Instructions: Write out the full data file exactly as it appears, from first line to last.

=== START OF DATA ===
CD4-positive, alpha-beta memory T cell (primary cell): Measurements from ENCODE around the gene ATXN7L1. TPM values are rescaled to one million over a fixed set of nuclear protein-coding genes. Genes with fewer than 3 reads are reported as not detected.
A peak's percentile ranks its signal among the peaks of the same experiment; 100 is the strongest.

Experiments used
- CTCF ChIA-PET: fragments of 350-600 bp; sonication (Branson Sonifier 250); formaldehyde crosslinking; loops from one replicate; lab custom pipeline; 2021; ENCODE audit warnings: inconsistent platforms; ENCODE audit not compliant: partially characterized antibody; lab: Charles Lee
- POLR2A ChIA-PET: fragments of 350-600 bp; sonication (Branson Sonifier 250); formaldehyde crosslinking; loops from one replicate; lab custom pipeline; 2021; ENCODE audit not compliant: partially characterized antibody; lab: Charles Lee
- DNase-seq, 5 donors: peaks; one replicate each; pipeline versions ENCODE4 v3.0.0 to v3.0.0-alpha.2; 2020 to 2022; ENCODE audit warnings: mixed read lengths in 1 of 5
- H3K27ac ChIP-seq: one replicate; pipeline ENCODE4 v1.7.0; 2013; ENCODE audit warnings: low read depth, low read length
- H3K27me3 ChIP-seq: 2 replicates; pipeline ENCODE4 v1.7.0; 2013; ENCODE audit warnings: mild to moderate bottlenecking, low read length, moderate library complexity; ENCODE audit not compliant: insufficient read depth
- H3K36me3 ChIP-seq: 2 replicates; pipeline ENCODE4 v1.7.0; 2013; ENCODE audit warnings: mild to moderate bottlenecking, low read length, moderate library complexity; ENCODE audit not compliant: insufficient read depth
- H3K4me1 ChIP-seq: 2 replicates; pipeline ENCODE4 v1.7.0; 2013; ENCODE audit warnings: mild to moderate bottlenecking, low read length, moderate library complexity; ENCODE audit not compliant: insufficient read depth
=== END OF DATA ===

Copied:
CD4-positive, alpha-beta memory T cell (primary cell): Measurements from ENCODE around the gene ATXN7L1. TPM values are rescaled to one million over a fixed set of nuclear protein-coding genes. Genes with fewer than 3 reads are reported as not detected.
A peak's percentile ranks its signal among the peaks of the same experiment; 100 is the strongest.

Experiments used
- CTCF ChIA-PET: fragments of 350-600 bp; sonication (Branson Sonifier 250); formaldehyde crosslinking; loops from one replicate; lab custom pipeline; 2021; ENCODE audit warnings: inconsistent platforms; ENCODE audit not compliant: partially characterized antibody; lab: Charles Lee
- POLR2A ChIA-PET: fragments of 350-600 bp; sonication (Branson Sonifier 250); formaldehyde crosslinking; loops from one replicate; lab custom pipeline; 2021; ENCODE audit not compliant: partially characterized antibody; lab: Charles Lee
- DNase-seq, 5 donors: peaks; one replicate each; pipeline versions ENCODE4 v3.0.0 to v3.0.0-alpha.2; 2020 to 2022; ENCODE audit warnings: mixed read lengths in 1 of 5
- H3K27ac ChIP-seq: one replicate; pipeline ENCODE4 v1.7.0; 2013; ENCODE audit warnings: low read depth, low read length
- H3K27me3 ChIP-seq: 2 replicates; pipeline ENCODE4 v1.7.0; 2013; ENCODE audit warnings: mild to moderate bottlenecking, low read length, moderate library complexity; ENCODE audit not compliant: insufficient read depth
- H3K36me3 ChIP-seq: 2 replicates; pipeline ENCODE4 v1.7.0; 2013; ENCODE audit warnings: mild to moderate bottlenecking, low read length, moderate library complexity; ENCODE audit not compliant: insufficient read depth
- H3K4me1 ChIP-seq: 2 replicates; pipeline ENCODE4 v1.7.0; 2013; ENCODE audit warnings: mild to moderate bottlenecking, low read length, moderate library complexity; ENCODE audit not compliant: insufficient read depth